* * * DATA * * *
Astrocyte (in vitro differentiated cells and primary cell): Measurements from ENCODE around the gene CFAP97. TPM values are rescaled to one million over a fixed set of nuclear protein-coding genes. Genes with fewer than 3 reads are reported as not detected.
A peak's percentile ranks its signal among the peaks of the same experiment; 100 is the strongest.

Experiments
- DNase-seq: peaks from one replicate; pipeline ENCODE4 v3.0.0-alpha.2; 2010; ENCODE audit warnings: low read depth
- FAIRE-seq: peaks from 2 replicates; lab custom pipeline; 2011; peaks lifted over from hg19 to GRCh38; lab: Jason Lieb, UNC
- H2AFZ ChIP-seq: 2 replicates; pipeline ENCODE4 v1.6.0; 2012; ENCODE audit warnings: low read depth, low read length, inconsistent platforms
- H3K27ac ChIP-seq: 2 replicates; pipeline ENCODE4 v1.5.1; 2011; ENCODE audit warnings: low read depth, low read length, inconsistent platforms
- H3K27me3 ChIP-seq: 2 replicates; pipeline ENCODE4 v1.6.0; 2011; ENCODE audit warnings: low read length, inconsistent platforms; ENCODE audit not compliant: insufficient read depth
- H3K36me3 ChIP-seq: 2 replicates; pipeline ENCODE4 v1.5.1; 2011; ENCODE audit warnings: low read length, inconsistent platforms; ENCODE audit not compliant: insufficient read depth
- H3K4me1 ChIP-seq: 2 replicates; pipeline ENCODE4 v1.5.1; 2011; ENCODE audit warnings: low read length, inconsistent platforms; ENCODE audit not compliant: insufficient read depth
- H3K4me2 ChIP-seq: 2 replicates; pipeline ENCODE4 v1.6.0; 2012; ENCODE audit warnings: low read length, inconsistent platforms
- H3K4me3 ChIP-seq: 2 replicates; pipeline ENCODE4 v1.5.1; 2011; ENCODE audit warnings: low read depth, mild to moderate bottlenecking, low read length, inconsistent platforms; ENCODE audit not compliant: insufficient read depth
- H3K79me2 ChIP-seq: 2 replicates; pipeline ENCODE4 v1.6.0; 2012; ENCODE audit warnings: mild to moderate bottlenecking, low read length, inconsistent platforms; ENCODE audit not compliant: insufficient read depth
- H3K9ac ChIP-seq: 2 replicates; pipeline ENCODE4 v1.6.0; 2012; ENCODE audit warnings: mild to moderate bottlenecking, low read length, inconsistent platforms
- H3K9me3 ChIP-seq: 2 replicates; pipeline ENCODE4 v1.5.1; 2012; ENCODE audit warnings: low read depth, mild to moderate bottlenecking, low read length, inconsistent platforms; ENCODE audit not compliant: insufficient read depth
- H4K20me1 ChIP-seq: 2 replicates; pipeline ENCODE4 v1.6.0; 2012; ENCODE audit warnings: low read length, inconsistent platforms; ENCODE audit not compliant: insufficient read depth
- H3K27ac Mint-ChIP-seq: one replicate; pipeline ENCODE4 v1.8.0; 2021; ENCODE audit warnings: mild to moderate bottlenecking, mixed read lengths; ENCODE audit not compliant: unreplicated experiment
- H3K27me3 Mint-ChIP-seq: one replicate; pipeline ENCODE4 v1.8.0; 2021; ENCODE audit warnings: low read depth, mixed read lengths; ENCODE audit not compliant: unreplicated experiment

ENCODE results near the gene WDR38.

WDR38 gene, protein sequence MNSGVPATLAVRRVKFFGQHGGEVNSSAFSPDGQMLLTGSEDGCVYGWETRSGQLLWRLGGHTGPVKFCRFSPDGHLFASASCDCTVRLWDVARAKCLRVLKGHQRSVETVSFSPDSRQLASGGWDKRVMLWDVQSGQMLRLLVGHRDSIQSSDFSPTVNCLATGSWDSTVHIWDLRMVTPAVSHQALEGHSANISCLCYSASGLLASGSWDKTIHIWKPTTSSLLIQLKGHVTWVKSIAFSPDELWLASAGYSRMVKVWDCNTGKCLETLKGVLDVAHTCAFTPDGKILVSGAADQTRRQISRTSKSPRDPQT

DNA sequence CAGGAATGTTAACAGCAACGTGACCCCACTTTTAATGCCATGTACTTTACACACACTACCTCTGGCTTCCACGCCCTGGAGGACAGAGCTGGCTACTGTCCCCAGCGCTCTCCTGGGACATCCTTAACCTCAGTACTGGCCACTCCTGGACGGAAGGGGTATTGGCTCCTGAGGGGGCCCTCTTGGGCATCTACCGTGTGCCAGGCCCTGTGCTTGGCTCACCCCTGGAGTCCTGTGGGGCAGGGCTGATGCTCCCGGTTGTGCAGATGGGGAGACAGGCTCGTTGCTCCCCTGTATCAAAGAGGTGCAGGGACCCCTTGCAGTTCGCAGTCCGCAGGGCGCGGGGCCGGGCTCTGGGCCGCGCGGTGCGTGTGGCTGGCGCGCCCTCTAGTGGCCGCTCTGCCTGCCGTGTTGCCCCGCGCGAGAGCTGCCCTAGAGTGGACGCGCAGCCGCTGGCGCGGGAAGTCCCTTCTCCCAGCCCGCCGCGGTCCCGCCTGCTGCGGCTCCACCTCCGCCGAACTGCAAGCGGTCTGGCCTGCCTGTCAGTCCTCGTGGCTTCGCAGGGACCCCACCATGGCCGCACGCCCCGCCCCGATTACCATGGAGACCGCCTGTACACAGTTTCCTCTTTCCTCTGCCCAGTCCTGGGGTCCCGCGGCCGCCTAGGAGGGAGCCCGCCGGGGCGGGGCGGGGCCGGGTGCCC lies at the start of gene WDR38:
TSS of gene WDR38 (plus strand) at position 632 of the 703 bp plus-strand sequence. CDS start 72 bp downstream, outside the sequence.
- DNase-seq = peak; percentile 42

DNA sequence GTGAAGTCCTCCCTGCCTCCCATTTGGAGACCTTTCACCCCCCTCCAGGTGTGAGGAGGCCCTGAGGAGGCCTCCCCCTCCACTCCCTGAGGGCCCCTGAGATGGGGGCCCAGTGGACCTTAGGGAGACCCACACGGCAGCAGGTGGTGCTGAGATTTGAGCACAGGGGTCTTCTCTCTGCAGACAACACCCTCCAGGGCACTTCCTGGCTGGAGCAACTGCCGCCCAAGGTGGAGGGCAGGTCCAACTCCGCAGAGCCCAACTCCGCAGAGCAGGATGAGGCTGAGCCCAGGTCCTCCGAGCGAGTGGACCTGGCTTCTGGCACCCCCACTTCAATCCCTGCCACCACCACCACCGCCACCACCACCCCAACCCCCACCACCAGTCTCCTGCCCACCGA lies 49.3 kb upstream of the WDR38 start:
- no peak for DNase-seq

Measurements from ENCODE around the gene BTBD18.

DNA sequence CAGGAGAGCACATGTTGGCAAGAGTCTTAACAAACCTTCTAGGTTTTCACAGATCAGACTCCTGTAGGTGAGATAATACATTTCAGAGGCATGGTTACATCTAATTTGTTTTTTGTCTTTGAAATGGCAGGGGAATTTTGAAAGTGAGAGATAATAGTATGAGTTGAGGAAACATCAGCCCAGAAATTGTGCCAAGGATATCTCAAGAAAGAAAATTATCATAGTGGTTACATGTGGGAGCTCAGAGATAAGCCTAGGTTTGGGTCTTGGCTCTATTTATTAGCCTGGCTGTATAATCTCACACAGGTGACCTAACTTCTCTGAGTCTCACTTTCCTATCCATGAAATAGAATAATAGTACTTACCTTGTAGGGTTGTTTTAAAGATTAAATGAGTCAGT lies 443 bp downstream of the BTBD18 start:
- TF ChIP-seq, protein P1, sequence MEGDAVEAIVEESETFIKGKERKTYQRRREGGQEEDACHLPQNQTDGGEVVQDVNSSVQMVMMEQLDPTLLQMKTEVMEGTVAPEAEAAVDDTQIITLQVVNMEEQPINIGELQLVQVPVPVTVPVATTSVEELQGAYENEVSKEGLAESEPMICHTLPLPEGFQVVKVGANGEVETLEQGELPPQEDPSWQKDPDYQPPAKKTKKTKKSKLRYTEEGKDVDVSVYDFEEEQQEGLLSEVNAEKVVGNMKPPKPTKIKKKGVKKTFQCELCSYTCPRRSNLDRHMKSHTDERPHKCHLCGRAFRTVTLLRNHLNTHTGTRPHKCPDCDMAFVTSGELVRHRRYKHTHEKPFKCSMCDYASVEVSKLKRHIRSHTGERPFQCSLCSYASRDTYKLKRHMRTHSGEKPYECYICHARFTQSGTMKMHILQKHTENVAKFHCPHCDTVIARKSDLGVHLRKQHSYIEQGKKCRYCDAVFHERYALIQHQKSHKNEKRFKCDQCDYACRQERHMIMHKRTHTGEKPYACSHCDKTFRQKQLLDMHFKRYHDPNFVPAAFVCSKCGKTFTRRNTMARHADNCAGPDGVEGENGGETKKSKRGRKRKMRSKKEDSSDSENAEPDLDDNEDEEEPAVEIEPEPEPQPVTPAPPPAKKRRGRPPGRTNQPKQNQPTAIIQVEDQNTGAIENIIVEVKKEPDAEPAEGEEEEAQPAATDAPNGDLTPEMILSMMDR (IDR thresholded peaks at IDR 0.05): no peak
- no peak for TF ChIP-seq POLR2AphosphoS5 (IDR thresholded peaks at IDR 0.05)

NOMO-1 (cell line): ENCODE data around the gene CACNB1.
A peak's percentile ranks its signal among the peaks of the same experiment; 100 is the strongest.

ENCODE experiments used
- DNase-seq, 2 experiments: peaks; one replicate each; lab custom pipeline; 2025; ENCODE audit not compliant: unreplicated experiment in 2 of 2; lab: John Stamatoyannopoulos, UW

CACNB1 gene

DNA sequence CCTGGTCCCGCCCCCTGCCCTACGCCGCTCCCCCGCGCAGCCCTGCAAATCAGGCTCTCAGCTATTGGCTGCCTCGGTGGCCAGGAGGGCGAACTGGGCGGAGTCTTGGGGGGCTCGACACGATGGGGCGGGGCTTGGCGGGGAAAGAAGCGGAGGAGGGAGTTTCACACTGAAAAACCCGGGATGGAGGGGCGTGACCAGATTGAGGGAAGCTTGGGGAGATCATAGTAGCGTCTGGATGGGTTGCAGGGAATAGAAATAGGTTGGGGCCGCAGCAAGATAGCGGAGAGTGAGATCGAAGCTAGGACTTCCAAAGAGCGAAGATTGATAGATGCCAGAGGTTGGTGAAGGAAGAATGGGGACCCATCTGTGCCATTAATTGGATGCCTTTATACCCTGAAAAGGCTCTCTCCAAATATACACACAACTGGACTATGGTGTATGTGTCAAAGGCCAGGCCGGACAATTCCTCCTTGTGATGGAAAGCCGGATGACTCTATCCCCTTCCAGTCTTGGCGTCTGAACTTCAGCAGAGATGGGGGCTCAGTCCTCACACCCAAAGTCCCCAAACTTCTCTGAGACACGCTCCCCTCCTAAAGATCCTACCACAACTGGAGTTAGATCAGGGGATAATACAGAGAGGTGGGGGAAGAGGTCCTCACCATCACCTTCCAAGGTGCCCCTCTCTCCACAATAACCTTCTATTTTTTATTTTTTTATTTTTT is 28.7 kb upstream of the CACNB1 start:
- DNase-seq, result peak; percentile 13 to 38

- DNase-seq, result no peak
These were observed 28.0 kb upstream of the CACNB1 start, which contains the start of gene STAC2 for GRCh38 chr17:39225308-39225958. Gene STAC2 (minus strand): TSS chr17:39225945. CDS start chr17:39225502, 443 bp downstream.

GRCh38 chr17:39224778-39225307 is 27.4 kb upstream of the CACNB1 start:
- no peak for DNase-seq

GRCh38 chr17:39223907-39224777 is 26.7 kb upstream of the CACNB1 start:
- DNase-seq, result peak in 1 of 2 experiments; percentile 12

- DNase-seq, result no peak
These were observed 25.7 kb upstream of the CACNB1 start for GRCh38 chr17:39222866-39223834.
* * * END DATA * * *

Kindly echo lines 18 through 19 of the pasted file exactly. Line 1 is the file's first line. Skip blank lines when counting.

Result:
- H3K27me3 Mint-ChIP-seq: one replicate; pipeline ENCODE4 v1.8.0; 2021; ENCODE audit warnings: low read depth, mixed read lengths; ENCODE audit not compliant: unreplicated experiment

ENCODE results near the gene WDR38.